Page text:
The 25% Tipping Point
New research reveals how to make social change.
There are a lot of good ideas in the world—new and different ways of being that challenge the status quo. What does it take to upend conventional beliefs and behaviors?
Social scientist Damon Centola at the University of Pennsylvania has studied how social change happens, from the civil rights movements to the Arab Spring revolutions to #metoo and #BlackLivesMatter. Much about how social change happens is predictable, and he examines the implications of that for grassroots strategies in his upcoming book Change: How to Make Big Things Happen (Little Brown, 2021).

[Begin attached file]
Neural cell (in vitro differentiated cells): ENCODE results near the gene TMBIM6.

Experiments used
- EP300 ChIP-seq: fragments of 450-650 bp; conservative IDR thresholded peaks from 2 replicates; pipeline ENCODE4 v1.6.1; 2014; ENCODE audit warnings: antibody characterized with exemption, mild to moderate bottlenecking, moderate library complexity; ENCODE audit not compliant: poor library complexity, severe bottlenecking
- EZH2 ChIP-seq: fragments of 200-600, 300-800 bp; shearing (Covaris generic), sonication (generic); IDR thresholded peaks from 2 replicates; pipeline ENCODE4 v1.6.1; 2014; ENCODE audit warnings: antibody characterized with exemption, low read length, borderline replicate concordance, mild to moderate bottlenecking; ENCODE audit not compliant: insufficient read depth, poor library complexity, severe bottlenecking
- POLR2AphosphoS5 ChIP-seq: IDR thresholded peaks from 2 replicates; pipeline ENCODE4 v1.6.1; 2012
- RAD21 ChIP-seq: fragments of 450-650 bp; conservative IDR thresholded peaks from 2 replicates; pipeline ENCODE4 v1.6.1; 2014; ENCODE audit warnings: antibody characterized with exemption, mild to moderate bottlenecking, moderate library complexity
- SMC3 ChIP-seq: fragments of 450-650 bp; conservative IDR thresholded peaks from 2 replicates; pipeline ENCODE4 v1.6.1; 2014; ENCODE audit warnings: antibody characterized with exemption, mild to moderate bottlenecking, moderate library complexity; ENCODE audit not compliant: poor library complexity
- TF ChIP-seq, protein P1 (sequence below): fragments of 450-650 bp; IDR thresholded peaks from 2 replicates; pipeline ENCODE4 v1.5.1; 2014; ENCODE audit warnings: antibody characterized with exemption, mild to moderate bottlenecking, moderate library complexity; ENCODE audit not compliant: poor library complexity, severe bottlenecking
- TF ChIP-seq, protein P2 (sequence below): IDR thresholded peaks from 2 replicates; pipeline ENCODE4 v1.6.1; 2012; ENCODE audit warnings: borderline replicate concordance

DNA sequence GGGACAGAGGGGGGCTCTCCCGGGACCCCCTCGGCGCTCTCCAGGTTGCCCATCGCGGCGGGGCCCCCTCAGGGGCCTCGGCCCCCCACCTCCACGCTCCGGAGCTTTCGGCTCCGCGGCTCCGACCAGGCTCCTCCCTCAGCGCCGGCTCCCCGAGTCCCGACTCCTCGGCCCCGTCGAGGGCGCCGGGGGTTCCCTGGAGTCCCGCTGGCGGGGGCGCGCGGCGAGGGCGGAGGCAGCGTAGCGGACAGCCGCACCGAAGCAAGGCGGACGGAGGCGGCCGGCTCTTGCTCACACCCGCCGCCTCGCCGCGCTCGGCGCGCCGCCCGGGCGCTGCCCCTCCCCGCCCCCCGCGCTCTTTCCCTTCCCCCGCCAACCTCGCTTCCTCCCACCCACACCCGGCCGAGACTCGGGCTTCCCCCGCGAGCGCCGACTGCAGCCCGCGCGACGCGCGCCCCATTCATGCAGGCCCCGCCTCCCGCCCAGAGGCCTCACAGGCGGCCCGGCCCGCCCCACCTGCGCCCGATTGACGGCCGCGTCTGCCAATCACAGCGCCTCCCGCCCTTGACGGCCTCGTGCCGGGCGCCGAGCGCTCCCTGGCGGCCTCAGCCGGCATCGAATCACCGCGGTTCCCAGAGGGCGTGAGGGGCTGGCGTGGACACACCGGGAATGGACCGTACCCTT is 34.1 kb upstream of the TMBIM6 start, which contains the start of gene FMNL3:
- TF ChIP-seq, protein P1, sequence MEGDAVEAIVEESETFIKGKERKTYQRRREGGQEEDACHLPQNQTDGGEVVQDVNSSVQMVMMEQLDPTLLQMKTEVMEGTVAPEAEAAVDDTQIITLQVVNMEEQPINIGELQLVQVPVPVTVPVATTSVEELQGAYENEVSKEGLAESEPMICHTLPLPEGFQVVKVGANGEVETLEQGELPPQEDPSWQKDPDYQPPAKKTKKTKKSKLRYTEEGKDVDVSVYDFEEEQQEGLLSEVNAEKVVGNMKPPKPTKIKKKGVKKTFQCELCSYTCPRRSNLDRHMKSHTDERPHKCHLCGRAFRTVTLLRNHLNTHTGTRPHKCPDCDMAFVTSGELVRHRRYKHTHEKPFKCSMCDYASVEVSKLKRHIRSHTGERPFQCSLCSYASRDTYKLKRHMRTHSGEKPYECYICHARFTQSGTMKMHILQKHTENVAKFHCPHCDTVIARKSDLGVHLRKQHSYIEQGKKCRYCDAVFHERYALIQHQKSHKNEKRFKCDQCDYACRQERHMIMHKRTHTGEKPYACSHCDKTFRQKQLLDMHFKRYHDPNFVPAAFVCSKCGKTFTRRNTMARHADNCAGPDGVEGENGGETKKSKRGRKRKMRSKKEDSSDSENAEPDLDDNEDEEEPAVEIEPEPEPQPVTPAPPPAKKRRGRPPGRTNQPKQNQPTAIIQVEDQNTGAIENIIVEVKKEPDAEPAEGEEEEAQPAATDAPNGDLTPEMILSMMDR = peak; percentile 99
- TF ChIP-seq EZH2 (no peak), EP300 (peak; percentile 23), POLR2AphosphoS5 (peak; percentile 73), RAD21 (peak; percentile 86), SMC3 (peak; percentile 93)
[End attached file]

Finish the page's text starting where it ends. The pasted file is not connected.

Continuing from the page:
“If you want to change a culture or a social system, you need to understand the power of social networks—and I’m not just talking about social media. Information and disease spread as ‘simple contagions,’ requiring only one contact for transmission. But social change typically spreads as ‘complex contagions,’ requiring multiple sources of social reinforcement to induce adoption,” he explains.
His new research reveals precisely when cultures shift. “This is the first-ever demonstration that tipping points lead to change in collective behavior,” Centola said. When 10% or 15% or even 20% of a population grabs hold of an idea, progress is slow. Failure looms. But then, a few more people get on board. And suddenly, success.
Here’s how it works.